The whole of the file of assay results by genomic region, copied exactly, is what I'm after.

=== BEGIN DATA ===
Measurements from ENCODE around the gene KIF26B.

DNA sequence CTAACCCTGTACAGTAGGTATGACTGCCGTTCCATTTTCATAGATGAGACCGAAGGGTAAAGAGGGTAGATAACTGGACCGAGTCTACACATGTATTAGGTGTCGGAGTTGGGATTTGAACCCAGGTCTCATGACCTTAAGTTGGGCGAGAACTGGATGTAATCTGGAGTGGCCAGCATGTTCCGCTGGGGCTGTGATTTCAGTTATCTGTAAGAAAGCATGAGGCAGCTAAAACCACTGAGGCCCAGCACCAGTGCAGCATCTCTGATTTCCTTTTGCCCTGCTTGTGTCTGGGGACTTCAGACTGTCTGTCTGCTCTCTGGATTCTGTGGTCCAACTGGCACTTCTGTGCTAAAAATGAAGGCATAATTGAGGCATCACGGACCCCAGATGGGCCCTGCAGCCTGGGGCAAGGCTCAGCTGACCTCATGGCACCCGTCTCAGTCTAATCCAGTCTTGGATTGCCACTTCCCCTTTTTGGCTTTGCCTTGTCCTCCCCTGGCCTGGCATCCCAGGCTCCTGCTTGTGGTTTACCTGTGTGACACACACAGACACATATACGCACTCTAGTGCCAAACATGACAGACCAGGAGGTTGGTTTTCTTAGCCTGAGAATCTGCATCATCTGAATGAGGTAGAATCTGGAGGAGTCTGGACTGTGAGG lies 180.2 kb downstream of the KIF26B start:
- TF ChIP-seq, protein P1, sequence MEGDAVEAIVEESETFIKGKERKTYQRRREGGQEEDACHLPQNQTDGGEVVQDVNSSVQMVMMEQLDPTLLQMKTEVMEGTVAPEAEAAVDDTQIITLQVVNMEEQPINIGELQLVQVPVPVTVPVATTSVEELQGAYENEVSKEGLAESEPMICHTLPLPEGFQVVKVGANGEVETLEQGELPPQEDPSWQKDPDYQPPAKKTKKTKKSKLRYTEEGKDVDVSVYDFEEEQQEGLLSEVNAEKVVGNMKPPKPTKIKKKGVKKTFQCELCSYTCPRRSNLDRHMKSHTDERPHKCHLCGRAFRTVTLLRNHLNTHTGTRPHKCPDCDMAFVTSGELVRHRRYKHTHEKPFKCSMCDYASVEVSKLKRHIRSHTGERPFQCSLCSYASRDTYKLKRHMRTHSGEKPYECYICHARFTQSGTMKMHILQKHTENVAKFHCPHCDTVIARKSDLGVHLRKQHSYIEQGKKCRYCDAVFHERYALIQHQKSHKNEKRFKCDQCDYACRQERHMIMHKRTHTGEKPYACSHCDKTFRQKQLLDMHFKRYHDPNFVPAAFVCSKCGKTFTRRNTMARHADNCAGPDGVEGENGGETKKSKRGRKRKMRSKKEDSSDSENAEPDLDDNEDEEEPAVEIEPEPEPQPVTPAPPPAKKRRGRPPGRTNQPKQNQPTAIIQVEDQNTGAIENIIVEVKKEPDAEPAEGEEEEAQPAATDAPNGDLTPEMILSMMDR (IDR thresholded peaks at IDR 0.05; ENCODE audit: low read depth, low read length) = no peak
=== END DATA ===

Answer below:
Measurements from ENCODE around the gene KIF26B.

DNA sequence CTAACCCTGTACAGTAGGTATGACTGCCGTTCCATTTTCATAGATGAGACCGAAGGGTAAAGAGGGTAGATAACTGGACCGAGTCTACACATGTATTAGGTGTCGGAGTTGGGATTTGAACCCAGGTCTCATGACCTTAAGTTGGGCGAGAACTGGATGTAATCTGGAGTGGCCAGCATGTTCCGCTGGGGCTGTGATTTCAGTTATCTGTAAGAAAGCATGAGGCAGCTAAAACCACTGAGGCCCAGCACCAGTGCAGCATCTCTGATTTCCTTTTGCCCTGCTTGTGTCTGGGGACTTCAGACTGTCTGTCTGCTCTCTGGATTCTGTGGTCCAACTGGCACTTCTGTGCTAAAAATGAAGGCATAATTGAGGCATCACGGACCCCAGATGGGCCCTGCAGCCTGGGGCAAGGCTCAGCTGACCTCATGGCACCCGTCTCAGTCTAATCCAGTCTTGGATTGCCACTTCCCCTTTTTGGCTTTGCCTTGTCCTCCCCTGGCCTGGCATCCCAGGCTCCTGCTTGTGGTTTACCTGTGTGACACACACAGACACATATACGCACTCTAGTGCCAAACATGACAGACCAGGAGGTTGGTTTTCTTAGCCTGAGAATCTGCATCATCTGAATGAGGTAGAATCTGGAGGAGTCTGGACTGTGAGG lies 180.2 kb downstream of the KIF26B start:
- TF ChIP-seq, protein P1, sequence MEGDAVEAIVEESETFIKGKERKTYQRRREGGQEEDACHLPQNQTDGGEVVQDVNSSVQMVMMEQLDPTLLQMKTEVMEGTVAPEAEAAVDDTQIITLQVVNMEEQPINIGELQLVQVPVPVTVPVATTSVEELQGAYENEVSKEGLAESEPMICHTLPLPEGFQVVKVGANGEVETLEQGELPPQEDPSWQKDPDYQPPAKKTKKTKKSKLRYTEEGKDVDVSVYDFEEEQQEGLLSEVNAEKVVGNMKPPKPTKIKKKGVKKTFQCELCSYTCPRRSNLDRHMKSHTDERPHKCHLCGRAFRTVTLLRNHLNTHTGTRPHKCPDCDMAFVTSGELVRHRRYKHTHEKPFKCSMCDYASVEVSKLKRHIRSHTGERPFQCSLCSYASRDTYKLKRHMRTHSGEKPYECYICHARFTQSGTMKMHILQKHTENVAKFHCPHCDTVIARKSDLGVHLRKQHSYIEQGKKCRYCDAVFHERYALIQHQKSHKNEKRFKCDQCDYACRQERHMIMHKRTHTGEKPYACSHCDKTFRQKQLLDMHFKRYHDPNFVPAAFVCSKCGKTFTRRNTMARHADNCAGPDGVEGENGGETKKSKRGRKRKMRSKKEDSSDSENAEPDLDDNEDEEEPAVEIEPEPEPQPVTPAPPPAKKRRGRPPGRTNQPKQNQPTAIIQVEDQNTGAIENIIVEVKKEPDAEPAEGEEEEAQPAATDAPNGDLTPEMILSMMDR (IDR thresholded peaks at IDR 0.05; ENCODE audit: low read depth, low read length) = no peak